Lawsuit advertisements—specifically ones that target prescription drugs and medical devices—can be dangerous. Nationwide, dramatized and exaggerated legal ads have flooded both televisions and the internet, often masquerading as “medical alerts.” Some estimates have total spending on legal advertisements at around $1 billion annually. As a result, state legislatures are beginning to take action to combat deceptive advertising and come up with solutions, including in Indiana, which recently passed House Bill 1125. House Bill 1125 places several limitations on the practice of lead generation – the use of commercial communications to initiate consumer interest or inquiry into legal services intended to redress an alleged injury from a medical device or legend drug – and provides a private right of action for manufacturers and sellers of medical devices and legend drugs against deceptive lead generators.
In short, House Bill 1125 prohibits lead generators from engaging in false, deceptive, and misleading lead generation tactics, including the use of advertisements that
House Bill 1125 also imposes certain disclosure requirements on lead generators, including the requirement to inform consumers that their cases will be referred to another attorney or law firm, the identity of the attorney or law firm to whom the consumers will be referred, and the identity of the sponsor of the advertisement or other commercial communication to which the consumers are responding. Failure to make these disclosures is a deceptive act.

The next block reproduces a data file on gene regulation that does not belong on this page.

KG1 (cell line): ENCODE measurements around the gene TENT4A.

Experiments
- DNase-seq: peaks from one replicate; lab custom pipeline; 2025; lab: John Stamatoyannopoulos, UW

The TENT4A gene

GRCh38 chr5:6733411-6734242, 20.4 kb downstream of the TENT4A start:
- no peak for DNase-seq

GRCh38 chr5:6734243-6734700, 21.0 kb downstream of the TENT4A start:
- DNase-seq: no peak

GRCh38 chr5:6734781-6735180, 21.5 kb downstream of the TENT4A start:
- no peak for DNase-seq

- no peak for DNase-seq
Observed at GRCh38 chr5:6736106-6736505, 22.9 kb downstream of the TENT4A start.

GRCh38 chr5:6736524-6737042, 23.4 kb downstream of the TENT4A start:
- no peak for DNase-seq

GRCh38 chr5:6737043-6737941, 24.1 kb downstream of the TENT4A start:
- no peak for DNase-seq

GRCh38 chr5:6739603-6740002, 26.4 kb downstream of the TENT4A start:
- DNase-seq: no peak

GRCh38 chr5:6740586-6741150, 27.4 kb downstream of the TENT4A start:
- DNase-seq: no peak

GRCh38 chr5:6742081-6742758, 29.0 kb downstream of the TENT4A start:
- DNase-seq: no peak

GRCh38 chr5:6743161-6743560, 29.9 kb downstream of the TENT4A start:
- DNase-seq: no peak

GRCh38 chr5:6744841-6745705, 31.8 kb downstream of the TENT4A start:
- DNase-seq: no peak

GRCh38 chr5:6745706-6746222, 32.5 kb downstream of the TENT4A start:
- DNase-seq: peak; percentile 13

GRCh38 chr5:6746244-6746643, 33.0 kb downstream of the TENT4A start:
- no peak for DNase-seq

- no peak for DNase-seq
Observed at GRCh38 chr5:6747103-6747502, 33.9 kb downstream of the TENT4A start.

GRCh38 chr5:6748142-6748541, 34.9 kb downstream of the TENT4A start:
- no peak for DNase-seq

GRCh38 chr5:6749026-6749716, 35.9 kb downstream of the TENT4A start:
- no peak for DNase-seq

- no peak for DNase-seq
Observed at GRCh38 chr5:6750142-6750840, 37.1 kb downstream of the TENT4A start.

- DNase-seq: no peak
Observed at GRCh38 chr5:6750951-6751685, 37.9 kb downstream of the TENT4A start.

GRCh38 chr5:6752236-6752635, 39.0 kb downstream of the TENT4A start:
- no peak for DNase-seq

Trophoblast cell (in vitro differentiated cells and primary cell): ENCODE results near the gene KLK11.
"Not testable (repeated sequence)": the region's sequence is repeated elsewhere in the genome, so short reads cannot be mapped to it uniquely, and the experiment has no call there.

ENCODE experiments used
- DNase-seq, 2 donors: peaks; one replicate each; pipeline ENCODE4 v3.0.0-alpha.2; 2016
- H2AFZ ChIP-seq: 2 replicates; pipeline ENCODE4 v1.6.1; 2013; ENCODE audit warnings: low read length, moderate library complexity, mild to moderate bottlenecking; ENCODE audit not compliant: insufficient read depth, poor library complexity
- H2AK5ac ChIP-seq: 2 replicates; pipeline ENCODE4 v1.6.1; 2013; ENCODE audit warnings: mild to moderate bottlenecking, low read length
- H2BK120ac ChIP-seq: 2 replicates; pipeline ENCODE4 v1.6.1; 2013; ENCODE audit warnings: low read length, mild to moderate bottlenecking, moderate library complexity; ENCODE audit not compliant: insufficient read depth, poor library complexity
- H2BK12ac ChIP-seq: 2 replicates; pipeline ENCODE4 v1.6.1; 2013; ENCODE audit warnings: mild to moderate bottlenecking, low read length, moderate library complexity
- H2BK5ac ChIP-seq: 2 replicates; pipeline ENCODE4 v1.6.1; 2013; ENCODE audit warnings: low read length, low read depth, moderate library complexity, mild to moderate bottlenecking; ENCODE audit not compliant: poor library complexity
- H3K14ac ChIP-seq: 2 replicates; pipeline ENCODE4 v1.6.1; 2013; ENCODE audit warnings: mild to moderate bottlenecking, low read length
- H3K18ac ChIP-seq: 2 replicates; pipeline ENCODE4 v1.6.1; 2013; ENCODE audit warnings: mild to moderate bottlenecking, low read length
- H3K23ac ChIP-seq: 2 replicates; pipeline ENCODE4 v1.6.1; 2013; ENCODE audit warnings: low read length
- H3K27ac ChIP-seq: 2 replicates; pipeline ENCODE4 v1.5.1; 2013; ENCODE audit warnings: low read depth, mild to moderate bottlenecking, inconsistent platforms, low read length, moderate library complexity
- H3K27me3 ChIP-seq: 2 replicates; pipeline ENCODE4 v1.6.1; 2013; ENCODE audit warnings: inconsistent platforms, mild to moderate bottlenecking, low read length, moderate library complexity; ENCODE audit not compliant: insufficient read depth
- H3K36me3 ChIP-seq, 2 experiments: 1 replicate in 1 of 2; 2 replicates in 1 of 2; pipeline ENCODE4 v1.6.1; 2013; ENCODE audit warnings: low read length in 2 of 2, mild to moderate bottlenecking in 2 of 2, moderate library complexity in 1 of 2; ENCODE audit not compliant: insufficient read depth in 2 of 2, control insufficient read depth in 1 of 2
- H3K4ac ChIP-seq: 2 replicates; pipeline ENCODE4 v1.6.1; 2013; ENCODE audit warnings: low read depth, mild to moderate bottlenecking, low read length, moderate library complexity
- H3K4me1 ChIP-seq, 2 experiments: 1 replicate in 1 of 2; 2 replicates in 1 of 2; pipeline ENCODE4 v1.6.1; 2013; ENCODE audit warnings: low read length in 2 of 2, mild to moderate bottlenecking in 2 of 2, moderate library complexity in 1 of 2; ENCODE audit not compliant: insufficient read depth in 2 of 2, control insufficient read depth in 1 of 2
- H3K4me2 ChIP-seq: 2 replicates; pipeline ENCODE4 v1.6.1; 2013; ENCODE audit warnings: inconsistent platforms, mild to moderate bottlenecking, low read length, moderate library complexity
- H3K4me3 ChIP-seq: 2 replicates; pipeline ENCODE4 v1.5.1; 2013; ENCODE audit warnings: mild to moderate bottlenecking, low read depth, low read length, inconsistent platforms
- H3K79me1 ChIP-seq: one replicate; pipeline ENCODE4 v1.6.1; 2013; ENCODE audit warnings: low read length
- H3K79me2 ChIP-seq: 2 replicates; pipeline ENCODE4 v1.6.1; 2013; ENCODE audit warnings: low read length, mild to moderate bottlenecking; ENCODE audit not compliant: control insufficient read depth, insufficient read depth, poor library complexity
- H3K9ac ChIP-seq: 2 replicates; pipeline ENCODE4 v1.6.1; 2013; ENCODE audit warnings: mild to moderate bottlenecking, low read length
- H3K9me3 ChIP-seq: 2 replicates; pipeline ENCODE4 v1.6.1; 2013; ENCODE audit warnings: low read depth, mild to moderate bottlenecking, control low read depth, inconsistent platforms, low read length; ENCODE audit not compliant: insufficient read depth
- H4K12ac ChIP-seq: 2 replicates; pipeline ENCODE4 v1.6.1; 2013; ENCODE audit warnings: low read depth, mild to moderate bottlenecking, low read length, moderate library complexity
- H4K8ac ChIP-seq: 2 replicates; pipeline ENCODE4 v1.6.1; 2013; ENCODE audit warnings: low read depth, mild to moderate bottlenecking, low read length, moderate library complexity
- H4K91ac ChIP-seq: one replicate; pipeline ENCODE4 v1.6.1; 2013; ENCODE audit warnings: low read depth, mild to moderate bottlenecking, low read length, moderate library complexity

In addition to providing a private right of action to manufacturers and sellers of medical devices and legend drugs, House Bill 1125 also permits the Attorney General to join actions against the lead generators and to create additional rules to enforce the law.
Other states have taken aim at deceptive lead generation in recent years as well. Tennessee and Texas have both enacted legislation similar to House Bill 1125. Broadly, House Bill 1125 most resembles Tennessee’s legislation. See Tenn. Code § 47-18-5601. Both laws apply broadly to various kinds of media (e.g., internet advertisements, television advertisements, etc.), and both laws give manufacturers and sellers the right to take action to stop deceptive lead generators. The damages allowed under each law differ though. Tennessee’s law allows recovery of actual damages, and a triple award of actual damages if the offender willfully or knowingly violated the statute. Here, Indiana House Bill 1125 allows the recovery of court costs and reasonable litigation fees. Texas’s law, on the other hand, does not give manufacturers and sellers the right to take action, only the attorney general has that right. See Tex. Gov’t Code § 81.151; Tex. Gov’t Code § 81.155. Further, Texas’s law, unlike Indiana’s and Tennessee’s laws, applies only to “television advertisements,” making it considerably more limited in scope.
West Virginia also passed similar legislation. W.Va. Code § 47-28-1, et seq. However, earlier this month a West Virginia federal court partially enjoined the law, finding that many of its key provisions violated the First Amendment. Recht, et al. v. Morrissey, Civil Action No. 5:20-cv-90, Dkt. 60 (N.D.W. Va. May 7, 2021) (enjoining the enforcement of W.Va. Code §§ 47-28-3(a)(2), (3), and (4) and § 47-28-3(b), leaving the rest of the law intact.). We expect to see First Amendment challenges to other states’ laws as well. In the meantime, Indiana House Bill 1125 has the potential to be an effective tool to limit the most egregious and deceptive lead generation tactics and protect consumers from false and misleading information that could adversely affect their medical care.